Once you know the above, you need to get buy-in from everyone in the business – and this starts by educating everyone on the importance of data governance and how it can improve the business’ data quality. This needs to be driven from the top down (I mean your top Executives!) if it is to be adhered to and digested by everyone in the business. Ensuring everyone is aware of where data is captured and how it is being used will make it easy to develop a strategy for GDPR compliance.
Appoint a DPO
To manage your business’ data more effectively, you should appoint a Data Protection Officer (DPO) to oversee your business data processing and data management activities. The DPO can be someone from within your business who has a comprehensive understanding of the business’ data management, or you can contract out the role of DPO externally – the choice is yours. However, the DPO must have professional experience and knowledge of data protection law, relevant to the level of processing your business carries out. Essentially, if you process basic categories of data such as age or gender, the DPO must know the legal requirements the business must adhere to in order to process that data.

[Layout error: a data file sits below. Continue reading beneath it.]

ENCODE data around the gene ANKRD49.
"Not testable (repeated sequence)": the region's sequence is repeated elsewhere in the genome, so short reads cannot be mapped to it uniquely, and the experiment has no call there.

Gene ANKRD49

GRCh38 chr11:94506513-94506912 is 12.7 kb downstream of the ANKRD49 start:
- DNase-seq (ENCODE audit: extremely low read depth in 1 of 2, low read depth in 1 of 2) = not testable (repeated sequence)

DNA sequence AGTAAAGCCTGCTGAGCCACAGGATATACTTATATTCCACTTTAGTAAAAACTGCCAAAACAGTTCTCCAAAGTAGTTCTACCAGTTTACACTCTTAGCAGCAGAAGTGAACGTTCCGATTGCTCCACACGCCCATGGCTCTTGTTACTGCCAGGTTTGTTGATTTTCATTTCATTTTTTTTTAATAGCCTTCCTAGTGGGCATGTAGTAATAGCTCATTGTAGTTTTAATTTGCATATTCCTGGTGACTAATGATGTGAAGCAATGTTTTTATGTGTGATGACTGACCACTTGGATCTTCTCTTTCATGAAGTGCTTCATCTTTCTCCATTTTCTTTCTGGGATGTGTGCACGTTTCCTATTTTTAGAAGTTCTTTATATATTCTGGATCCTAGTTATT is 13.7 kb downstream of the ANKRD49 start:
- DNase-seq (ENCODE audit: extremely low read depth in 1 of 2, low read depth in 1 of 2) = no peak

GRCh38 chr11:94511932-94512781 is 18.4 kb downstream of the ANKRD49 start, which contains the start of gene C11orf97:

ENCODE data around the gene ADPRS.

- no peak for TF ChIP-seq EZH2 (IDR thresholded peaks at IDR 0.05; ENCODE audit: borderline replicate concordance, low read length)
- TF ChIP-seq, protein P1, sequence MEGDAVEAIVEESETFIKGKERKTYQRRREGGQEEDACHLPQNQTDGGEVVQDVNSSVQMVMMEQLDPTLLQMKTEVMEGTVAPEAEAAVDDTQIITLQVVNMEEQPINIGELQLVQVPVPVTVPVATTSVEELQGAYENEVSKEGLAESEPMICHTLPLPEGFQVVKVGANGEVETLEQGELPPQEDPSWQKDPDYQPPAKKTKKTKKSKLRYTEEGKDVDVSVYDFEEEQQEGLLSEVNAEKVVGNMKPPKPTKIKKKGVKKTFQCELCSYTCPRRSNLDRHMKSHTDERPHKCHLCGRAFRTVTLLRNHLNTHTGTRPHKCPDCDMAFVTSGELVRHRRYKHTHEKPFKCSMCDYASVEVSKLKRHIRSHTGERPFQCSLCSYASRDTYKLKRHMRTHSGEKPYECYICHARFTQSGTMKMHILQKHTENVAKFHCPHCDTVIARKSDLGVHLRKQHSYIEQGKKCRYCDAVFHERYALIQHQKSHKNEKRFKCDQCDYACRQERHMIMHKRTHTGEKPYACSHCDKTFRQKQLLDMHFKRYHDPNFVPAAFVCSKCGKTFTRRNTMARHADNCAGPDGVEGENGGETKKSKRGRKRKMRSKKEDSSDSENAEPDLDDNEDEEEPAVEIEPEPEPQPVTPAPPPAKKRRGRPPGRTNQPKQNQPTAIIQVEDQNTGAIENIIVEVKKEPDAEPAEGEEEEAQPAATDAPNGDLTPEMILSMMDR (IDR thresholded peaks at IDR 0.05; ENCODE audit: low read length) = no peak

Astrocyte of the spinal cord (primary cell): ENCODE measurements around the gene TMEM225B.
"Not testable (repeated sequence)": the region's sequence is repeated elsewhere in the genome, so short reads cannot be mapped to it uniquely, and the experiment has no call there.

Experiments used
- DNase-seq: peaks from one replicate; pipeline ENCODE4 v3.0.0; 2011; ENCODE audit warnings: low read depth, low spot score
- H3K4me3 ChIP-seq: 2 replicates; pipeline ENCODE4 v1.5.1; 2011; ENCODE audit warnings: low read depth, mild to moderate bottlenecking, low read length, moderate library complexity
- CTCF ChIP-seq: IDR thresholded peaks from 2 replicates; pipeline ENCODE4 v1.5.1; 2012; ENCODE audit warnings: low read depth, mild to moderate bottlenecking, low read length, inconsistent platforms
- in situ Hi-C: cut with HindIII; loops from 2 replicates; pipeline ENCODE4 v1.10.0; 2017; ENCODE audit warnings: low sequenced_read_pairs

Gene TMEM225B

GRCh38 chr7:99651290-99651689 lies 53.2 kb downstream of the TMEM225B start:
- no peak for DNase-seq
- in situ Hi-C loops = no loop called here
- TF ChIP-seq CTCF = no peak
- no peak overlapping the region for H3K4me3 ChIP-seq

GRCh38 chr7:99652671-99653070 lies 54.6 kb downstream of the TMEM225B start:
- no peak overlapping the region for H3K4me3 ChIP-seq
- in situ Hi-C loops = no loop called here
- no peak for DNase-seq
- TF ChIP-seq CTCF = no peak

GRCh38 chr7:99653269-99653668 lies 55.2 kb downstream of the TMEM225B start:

As per the GDPR regulations, you must appoint a DPO if you:
- are a public authority;
- carry out large scale systematic monitoring of individuals (online behaviour tracking for example); or
- carry out large scale processing of special categories of data (racial or ethnic origin, political opinions, religious beliefs, genetic data… it goes on!) or data relating to criminal convictions and offences.
If your business does not meet any of the above requirements, a DPO is not mandatory, but I would suggest you appoint one anyway, either internally or externally, as it will ensure your business has the means to meet its GDPR compliance obligations.
Consent and cookies, double opt-in and requalifying lists
As I stated in my previous blog, the GDPR requires you to obtain explicit consent from those you market to – individuals must make an ‘affirmative action’ (such as ticking a box or pressing “accept”) to signal their consent to being marketed to. In addition, you must inform individuals about how their data is going to be used and/or protected by your business.
And, the GDPR states that cookies are personal data.
Next, double opt-in.